Latest Discussions : Tools & Workshop

Byron

04:21AM | 09/19/02
Member Since: 09/18/02
5 lifetime posts
I have an 80 year old house in North Carolina. Recently I decided to have the kitchen gutted and redone. I purchased some beautiful heart pine flooring, but when the guys came to install it, they couldn't, because they said the floor was too uneven in some places. They said that I would need to get a carpenter to shim it first. Well, after making about 50 calls to contractors, (only 3 called back, and those three acted like they had no idea what to do), I've decided to try to do it myself. Can anyone give me some advice?

doug seibert

08:58AM | 09/19/02
Member Since: 08/10/02
842 lifetime posts
From your post right now it's difficult to SEE what's going on.............

Tell us about the kitchen: size, shape, floor-joists(condition,size,direction in the room) any existing sub-floor, type and height of floor in the adjoining room(s)........New or used Heart pine (presanded/finished or raw?) and what's under the kitchen......crawlspace/basement

Post again and we'll help

Byron

02:32PM | 09/19/02
Member Since: 09/18/02
5 lifetime posts
Thanks for writing back!

The room is L-shaped, approx. 185 square ft. in area. The joists are 2X6 and run length-wise (across the bottom of the L.) I have removed the old flooring,under which is a layer of plywood, under which is what looks like more old hardwood). The highest point of the floor is in the middle of the room, after which there are slopes toward the walls. In the worst case, there is a 2" differential. The floors I have purchased are new heart pine, finished, with tongue-in-groove construction. The adjoining rooms have the original hardwoods, which are in good condition. The level of those rooms is slightly lower than the kitchen (owing to the plywood).

I am grateful to you for your help.

Mark Hammond

06:37PM | 09/19/02
Member Since: 05/09/01
246 lifetime posts
Hi Byron,
I have a question for you. Is the main carrying beam for the house under the high area in the middle of the room? If so what is the condition of the beam and the sills on top of the foundation? Am I correct in thinking you have at least three if not four floors including ply, finish and subfloors? If so then shimming may help but you may need to think about jacking some of the lower areas up first. Not being there is quite a disadvantage so no matter who helps you through this it may take some time. Let's keep this conersation going until we get you through this job.......Mark Hammond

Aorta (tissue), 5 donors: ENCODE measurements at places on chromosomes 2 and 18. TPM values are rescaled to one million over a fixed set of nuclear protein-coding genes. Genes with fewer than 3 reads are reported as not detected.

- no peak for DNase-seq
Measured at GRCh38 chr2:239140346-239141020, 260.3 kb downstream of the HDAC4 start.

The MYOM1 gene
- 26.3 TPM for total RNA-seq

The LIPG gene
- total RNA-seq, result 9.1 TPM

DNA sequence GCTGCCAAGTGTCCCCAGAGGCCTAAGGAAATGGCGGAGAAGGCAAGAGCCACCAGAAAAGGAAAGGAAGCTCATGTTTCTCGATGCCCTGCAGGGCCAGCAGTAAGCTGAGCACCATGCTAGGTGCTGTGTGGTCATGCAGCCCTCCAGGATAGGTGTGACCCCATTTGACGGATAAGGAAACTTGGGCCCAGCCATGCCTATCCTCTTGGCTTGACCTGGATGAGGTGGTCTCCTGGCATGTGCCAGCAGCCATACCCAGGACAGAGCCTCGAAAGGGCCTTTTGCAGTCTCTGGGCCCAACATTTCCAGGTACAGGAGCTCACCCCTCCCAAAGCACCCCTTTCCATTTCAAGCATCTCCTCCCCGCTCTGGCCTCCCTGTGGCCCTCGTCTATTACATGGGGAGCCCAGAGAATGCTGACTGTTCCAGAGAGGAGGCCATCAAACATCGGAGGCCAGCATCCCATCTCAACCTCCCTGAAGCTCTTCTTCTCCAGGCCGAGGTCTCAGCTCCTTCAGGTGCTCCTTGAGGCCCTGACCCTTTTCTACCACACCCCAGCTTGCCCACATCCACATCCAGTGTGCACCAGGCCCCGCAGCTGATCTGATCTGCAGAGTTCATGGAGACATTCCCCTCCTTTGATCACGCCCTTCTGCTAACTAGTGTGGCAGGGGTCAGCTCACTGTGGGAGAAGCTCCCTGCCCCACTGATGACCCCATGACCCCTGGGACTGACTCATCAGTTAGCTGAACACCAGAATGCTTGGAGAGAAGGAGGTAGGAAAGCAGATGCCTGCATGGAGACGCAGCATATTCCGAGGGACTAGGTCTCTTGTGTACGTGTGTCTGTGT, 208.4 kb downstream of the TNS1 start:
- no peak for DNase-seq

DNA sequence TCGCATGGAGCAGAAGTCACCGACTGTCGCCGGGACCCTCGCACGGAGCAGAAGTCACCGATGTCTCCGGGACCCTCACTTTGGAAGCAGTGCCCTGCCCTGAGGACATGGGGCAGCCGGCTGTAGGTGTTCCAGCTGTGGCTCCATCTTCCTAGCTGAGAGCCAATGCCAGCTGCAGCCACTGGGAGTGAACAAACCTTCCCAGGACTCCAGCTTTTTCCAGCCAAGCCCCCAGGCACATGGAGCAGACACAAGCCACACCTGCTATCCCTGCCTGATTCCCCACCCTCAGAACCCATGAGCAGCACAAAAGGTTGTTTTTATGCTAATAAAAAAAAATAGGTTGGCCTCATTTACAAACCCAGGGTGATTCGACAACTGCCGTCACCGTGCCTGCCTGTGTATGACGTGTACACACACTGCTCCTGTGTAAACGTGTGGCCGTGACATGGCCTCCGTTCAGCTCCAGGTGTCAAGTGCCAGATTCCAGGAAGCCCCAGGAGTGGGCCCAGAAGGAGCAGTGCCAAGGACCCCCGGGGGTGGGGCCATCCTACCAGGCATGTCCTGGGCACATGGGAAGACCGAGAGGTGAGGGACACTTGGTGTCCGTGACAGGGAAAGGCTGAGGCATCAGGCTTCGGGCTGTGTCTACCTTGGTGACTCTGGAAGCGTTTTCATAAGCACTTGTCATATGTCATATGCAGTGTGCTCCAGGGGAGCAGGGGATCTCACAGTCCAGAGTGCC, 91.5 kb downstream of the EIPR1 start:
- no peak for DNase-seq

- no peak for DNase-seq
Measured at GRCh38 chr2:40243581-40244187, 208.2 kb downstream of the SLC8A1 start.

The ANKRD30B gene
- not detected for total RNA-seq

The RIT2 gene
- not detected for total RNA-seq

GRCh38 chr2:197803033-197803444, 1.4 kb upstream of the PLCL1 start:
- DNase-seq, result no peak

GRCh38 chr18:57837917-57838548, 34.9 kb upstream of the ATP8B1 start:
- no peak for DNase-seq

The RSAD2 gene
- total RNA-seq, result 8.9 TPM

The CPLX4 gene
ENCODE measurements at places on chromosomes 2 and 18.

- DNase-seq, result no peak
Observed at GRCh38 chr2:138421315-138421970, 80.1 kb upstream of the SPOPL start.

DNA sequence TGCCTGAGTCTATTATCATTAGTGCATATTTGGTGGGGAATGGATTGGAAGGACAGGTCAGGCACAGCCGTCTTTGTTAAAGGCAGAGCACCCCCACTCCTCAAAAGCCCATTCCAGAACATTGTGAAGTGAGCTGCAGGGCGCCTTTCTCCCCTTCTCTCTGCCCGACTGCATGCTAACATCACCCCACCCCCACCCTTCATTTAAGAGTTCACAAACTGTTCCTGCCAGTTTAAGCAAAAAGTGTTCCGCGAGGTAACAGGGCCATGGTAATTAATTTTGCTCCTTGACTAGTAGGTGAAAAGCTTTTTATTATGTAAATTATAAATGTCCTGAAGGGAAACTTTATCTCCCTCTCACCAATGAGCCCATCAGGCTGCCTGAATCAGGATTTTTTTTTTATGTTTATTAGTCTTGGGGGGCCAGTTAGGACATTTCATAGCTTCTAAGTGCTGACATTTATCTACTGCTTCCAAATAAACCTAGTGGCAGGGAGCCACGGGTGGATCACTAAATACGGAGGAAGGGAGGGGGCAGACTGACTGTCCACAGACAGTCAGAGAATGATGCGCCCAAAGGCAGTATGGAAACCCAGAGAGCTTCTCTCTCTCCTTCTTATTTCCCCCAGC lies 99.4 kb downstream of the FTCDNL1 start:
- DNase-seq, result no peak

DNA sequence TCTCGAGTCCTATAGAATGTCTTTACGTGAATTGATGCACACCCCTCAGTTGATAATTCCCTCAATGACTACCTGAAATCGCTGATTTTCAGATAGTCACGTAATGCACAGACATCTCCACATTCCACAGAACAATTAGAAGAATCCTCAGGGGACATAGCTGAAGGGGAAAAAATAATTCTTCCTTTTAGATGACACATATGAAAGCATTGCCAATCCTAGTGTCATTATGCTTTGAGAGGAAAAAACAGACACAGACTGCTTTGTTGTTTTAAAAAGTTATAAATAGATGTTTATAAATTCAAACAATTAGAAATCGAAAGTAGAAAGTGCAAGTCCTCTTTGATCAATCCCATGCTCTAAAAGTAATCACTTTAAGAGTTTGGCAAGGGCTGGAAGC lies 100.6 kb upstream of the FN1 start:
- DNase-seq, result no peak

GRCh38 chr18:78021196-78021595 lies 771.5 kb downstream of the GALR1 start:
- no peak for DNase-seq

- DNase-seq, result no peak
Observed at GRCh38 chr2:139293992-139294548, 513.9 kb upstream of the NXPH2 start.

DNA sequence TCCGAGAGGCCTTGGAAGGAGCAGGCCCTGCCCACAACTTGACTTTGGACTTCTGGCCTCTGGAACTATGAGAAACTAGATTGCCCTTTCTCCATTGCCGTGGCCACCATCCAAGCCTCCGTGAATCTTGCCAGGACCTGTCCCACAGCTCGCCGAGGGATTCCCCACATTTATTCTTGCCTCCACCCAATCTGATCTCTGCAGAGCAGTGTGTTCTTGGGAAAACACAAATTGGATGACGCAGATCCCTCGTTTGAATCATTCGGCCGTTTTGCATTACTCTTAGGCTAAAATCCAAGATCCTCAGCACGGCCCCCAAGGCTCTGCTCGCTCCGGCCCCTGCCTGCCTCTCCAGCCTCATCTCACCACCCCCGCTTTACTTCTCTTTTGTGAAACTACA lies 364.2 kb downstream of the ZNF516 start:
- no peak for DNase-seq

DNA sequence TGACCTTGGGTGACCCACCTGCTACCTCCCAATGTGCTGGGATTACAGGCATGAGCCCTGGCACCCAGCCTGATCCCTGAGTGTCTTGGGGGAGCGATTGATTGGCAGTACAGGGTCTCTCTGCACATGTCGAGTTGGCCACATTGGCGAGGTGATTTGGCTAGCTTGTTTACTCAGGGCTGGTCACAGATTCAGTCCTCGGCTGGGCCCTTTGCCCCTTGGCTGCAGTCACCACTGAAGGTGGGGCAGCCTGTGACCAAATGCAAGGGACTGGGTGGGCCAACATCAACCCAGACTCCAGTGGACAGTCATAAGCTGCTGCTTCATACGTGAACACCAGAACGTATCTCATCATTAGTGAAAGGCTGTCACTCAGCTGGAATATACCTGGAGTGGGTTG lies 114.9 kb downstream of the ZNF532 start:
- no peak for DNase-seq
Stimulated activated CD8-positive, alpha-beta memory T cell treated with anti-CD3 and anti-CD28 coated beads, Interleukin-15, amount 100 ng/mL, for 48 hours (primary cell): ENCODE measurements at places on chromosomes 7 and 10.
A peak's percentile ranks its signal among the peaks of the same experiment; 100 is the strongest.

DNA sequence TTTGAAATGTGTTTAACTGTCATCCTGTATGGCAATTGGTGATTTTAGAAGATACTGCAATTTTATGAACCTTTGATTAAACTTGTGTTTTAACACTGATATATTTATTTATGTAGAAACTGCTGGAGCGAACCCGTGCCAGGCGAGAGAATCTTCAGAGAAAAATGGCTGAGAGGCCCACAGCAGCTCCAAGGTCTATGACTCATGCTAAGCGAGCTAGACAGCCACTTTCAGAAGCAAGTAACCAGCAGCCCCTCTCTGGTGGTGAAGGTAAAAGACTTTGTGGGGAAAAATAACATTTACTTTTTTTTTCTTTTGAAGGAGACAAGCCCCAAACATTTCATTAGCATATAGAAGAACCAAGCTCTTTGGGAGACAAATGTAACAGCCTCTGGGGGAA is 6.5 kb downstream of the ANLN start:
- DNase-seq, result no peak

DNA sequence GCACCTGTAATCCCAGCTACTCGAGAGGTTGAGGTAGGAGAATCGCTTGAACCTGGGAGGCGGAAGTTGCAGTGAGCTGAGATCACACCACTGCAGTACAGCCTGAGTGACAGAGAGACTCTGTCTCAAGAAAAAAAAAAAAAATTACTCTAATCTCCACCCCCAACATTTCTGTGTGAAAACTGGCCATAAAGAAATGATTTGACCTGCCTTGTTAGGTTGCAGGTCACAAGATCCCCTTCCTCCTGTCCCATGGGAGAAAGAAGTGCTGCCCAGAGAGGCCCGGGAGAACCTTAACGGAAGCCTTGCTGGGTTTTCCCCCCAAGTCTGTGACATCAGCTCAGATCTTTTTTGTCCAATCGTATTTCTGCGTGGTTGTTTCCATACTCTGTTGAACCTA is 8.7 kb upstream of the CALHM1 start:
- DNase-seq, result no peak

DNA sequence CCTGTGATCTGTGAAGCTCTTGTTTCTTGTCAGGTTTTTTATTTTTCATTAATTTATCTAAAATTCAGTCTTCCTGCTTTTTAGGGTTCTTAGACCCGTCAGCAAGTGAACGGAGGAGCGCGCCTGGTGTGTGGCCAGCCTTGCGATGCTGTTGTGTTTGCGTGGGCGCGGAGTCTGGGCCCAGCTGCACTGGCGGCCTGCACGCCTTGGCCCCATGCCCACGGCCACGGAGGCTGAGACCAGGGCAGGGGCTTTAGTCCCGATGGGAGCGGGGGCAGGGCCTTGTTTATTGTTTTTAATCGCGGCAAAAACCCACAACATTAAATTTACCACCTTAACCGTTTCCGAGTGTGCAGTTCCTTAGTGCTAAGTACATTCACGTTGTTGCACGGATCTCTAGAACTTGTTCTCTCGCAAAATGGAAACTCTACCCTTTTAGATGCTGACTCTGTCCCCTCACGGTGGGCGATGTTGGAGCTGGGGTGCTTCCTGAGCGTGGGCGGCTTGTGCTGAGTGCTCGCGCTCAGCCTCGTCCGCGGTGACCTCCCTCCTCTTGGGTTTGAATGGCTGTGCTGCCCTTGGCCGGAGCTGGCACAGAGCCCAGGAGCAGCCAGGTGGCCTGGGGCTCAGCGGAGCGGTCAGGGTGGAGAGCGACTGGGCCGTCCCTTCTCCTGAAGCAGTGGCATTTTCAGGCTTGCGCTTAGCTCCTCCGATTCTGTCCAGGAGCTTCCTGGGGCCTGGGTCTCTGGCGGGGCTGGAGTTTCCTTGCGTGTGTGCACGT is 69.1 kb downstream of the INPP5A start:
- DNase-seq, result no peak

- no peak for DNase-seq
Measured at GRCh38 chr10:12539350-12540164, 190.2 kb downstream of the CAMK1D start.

Byron

08:05PM | 09/20/02
Member Since: 09/18/02
5 lifetime posts
Mark,

To answer your question about the layers, I pulled up a section of plywood. It has some old tile under it, which is crumbly like sandstone or something and has some smelly black glue behind it. Then, under that are the original hardwoods laid over the subfloor. Now I'm thinking, why not just rip up everything and refinish the original floors. Do you think that the tile is asbestos? If so, is it a major health hazard? My other option is to just install shims over the existing plywood, put down still another layer of plywood, and then let them come to install the new flooring.

What would you suggest?

Mark Hammond

05:18PM | 09/21/02
Member Since: 05/09/01
246 lifetime posts
No please stay away from another layer. The floor will be so high that it will start to look like a loft. My suggestion would be to remove it all and start clean. Keep it simple. You will have less weight on the floor as well as less thickness so that the floors in the house may almost match. Older floors can be restored nicely by sanding.
The only way I know to find out the content (possibly by the board of health or an independent lab) is to have the tile checked to see if it contains asbestos and take it from there. (At this stage if it is turning to powder, or at least in some areas, it is easily spread by moving things around and if it is asbestos there could be some hazard involved. More when you need it......Mark Hammond

Byron

05:44PM | 09/23/02
Member Since: 09/18/02
5 lifetime posts
Mark,

Thanks again for your support. Further investigation revealed that some of the original flooring was rotted near the back door, so unfortunately the only option was to build up. I made a lot of careful measurements all around the room from the high points with a line level, then used a combination of various boards, shims and styrofoam to achieve a level surface. I just sort of did the only thing I knew to do. Over this strategically laid (and nailed down) patchwork, I finally put another layer of plywood. The result is 95% level, stable and solid. The installers return tomorrow...hopefully the job will meet with their approval.

Thank you again for showing interest in my case...that's much more than any of the contractors I called did.


turtle

05:05PM | 03/11/03
Member Since: 03/10/03
3 lifetime posts
byron,did you get your uneven kitchen floor fixed?is it still in good shape? i have an uneven kitchen floor too and my contractor has now raised the wrong floor joist which has made it worse!now my cabinets are warpped and my wall paper is coming off the walls.my kitchen is rectangular with the floor joists going across from long side to long side.any suggestions?


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